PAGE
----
In 1982 Dr. Santiapillai and company suggested that Sri Lanka held “fewer than 1000 leopards”, later clarified to be ~400 – 600 individuals. The assumption at that time was that leopards were almost exclusively restricted to the island’s National Parks and Reserves. Subsequent research by us has revealed that leopards occur more widely than previously assumed, residing outside Protected Areas including in buffer zones and small forest patches, from the Central Highlands to the lowland dry zone.
In 2008 we were tasked with conducting the updated IUCN status determination for Sri Lankan leopards. A better idea of the distribution of the species in the country and our 2002 statistically robust estimate of Yala National Park’s Block I population, allowed for a more nuanced estimation method. The final estimate was 834 mature individuals (range: 700 - 950) and since the overall population of mature individuals was < 2500, with an inferred population decline due to forest loss and human persecution, and the assumption that no sub-population was greater than 250 individuals, the sub-species status fell into the IUCN’s “Endangered” category.
Adult male Gal Oya NP
In 2018, the IUCN asked for a re-assessment. In the intervening decade we had greatly improved our understanding of leopard ecology in Sri Lanka with robust population surveys completed in the montane zone (Horton Plains NP-2012), the lowland dry zone (Wilpattu NP-2015), and the unprotected Central Highlands tea estate landscapes (Maskeliya region - 2016). We also had new distribution data and a lot of remote camera capture rates throughout the island including protected areas of various types, and unprotected areas (e.g. Gal Oya NP, Ritigala Strict Natural Reserve, Namal Oya Sanctuary, Sigiriya private lands, sub-montane zone lands). The updated population estimate was therefore based on a lot of new information. Two other recent studies – in Wilpattu NP in 2018 by Dinal Samarasinghe and team and in Horton Plains NP in 2017-18 by Dr. Enoka Kudawithanegas’ team – did not have results available yet so were not included, and regardless their subsequent estimates were similar enough to our own previous ones. The updated population estimate was 776 mature individuals (range: 529 – 1132) and suggested a 7% population size decrease from 2008 to 2018, a rate of decrease not sufficient, according to IUCN criteria, for the species status to be considered Endangered. This is actually a positive outcome in that we are not seeing a large population decline, even outside the well-known protected areas.
"A suspected population decline comes from observations of increasing forest cover loss and increasing human persecution"
As a result, the status of the sub-species was changed from Endangered to Vulnerable, but because the new estimate was based on new data it is considered a “Non-genuine change” based on new information. We suggested within the assessment that this status change be carefully monitored as we suspect that threats are increasing and the population is likely to be decreasing. A suspected population decline comes from observations of increasing forest cover loss and increasing human persecution. Again, this means that the change of status for the Sri Lankan leopard, while a positive outcome overall, needs to be carefully monitored. The IUCN has agreed and the status change is marked as precautionary with the Sri Lankan leopard a sub-species “under observation” and requiring careful ongoing monitoring with a built in mechanism to re-assess quickly if new information emerges.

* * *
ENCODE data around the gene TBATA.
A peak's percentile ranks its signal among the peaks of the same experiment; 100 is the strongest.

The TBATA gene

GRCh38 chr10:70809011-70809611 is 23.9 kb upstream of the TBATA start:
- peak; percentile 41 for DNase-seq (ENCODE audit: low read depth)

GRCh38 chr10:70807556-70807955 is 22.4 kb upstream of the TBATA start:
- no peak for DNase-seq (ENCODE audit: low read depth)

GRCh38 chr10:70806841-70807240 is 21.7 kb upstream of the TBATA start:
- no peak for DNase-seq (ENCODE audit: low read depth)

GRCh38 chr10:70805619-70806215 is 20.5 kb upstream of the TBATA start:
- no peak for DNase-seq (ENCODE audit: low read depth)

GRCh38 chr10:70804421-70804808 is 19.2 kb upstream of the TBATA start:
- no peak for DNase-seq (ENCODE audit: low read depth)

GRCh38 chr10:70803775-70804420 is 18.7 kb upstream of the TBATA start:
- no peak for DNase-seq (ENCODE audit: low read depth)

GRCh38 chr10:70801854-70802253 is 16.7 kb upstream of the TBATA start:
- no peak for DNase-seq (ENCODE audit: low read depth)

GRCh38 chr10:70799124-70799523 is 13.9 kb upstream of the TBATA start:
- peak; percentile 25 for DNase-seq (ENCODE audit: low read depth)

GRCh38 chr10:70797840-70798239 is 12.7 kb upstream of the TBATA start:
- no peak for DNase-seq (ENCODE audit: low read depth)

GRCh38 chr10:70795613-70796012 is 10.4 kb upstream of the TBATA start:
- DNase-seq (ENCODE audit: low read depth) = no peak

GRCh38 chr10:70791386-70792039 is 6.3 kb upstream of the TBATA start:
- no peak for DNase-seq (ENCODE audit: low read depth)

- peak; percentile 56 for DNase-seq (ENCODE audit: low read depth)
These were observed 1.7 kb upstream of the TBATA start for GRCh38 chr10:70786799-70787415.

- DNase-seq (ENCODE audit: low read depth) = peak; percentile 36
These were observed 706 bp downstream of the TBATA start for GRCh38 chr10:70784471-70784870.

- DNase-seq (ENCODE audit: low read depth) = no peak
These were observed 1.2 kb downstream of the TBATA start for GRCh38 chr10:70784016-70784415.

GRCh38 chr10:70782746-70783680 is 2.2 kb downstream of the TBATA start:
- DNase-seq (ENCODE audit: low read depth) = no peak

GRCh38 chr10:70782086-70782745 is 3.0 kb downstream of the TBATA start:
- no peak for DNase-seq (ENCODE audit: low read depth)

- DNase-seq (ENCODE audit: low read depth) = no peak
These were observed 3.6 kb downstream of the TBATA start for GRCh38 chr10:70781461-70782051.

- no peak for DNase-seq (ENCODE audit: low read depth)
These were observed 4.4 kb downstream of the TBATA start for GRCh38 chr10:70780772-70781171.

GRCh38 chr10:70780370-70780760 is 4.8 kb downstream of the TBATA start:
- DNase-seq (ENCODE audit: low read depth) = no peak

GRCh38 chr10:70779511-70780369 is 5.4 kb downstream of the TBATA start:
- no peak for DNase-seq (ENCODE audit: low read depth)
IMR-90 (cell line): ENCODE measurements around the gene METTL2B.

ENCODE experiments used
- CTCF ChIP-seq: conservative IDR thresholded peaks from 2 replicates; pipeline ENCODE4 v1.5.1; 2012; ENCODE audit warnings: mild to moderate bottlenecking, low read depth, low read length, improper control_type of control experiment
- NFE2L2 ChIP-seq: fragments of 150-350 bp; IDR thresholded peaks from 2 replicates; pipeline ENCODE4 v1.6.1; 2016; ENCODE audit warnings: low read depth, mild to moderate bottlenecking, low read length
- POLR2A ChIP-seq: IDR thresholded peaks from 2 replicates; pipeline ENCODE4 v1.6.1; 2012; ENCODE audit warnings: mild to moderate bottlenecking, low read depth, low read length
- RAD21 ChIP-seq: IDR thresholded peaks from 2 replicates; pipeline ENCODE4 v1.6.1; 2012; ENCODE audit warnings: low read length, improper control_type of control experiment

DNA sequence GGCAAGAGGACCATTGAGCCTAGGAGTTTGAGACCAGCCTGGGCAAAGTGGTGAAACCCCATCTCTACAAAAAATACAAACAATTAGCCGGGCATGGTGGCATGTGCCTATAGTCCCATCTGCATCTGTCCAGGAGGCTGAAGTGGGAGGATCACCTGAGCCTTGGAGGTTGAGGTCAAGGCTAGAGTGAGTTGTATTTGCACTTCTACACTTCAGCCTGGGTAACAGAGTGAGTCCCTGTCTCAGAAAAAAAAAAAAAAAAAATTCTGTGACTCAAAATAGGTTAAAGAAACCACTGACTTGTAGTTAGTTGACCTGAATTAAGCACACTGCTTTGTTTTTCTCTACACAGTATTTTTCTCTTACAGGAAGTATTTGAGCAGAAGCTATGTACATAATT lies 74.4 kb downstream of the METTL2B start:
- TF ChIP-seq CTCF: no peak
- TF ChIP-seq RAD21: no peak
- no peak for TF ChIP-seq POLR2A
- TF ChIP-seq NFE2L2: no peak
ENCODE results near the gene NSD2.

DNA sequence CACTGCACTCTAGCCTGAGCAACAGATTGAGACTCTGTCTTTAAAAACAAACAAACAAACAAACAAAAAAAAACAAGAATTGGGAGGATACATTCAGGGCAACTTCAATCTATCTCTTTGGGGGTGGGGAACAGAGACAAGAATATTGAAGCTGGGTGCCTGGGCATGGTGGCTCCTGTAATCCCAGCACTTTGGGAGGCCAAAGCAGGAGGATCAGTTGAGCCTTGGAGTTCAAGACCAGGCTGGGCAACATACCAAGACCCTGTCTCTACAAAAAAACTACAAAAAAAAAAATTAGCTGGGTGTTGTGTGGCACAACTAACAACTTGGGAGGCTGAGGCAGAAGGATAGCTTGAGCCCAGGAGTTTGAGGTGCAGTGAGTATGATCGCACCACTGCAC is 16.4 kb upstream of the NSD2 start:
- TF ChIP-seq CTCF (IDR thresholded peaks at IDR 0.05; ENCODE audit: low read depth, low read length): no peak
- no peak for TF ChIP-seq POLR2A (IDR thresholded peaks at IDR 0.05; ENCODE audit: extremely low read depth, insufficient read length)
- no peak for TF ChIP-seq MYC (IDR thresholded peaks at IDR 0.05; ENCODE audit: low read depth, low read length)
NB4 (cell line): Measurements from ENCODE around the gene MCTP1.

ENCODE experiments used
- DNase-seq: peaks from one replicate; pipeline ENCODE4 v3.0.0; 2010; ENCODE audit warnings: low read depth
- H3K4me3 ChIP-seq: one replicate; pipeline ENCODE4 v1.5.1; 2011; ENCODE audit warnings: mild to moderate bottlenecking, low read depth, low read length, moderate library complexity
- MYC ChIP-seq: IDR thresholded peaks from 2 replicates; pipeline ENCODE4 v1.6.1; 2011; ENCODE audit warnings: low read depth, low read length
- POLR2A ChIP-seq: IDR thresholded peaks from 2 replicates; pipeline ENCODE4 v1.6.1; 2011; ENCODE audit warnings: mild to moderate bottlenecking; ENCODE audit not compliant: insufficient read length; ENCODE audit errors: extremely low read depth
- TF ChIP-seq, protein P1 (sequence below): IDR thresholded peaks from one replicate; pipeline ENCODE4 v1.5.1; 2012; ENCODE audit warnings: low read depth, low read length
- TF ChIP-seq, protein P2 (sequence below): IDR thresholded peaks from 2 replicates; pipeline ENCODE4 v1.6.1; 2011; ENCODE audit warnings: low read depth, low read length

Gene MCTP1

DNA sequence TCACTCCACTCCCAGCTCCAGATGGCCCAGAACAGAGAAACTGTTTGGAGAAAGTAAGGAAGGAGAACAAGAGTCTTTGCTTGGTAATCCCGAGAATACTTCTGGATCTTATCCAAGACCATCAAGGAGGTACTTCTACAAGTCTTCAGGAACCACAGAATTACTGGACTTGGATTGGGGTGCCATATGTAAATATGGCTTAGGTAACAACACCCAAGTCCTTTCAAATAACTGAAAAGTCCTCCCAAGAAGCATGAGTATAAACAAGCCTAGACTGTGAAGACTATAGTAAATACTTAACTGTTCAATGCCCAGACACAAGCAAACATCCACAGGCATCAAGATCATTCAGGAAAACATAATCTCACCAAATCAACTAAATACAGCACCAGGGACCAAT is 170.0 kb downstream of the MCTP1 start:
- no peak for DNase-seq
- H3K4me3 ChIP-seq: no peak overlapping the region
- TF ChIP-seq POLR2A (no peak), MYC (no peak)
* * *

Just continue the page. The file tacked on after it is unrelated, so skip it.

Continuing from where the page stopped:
From a practical perspective how might this status change impact the Sri Lankan leopard? In general, not much, as the Sri Lankan leopard remains listed as locally Endangered under the IUCN country Red List and more importantly, is a priority species commanded full protection under the Fauna and Flora Protection Ordinance (1938), which is the legal document describing wildlife protection in Sri Lanka. However, as threats to the leopard are a constant menace, as seen this year by rampant forest loss and a disconcerting number of snared individuals, we need to ensure better on ground protection for what is one of the last island leopard populations that continues to survive. Ironically, where this status change might impact most, is in the ability of conservation and research organizations – such as WWCT – to continue with research initiatives. This is because the status ‘Endangered’ is of higher priority from a conservation standpoint than ‘Vulnerable’, and it is towards the higher priority concerns that resources tend to flow. Of course, the duty of conservation scientists is to quantify and assess the on-ground situation to the best of their ability and communicate this reality in an honest and unbiased manner. This is what we have attempted to do and will continue to do.
Authors: Lead Scientist
Wilderness & Wildlife Conservation Trust
The Leopard Project
Resident adult female in Central Highlands